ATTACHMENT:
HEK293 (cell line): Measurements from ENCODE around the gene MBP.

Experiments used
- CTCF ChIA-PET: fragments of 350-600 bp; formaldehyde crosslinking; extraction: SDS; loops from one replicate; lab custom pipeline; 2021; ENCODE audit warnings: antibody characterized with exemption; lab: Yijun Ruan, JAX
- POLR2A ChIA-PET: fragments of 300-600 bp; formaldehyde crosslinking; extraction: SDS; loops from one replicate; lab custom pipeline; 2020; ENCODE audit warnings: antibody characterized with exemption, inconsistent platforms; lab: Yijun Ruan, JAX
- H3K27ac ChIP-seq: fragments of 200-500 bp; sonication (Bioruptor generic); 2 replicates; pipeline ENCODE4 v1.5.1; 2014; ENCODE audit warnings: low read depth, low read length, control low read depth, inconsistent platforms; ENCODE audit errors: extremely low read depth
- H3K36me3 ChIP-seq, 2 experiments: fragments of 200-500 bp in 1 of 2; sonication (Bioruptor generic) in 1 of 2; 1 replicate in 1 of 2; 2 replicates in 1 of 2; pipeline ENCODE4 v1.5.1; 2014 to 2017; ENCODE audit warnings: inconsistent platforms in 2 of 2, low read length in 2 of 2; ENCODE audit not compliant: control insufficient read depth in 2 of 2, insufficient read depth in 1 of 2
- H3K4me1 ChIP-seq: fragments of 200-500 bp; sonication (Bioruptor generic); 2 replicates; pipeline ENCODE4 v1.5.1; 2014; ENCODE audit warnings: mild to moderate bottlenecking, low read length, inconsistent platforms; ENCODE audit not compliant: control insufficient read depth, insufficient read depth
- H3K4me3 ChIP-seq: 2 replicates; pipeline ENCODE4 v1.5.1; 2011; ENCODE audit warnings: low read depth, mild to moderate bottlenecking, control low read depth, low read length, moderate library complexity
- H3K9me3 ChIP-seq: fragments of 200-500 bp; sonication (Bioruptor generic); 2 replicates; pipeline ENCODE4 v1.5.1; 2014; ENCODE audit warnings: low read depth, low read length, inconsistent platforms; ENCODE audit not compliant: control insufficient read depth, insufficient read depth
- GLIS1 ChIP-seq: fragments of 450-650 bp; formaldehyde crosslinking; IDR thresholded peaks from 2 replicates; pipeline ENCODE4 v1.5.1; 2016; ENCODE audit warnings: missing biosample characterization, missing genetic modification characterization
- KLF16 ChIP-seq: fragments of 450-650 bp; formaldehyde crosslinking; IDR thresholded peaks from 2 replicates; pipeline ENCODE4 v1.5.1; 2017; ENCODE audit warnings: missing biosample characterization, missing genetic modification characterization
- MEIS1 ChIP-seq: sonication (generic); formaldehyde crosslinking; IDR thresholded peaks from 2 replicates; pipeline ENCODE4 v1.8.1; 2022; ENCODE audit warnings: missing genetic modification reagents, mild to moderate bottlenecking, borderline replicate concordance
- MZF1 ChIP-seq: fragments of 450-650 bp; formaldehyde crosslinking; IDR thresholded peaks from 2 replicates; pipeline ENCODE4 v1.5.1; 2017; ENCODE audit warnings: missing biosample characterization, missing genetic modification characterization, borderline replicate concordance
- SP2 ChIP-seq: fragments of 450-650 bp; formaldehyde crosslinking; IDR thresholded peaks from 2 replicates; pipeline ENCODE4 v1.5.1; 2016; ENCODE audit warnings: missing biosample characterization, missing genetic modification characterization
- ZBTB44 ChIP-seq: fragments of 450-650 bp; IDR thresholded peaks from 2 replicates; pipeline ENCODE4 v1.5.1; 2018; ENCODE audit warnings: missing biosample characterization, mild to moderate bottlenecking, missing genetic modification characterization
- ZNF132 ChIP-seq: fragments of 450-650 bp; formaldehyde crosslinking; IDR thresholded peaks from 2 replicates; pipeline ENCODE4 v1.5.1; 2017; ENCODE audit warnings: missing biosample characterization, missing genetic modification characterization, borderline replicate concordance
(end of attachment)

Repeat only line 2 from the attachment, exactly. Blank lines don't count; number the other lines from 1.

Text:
Experiments used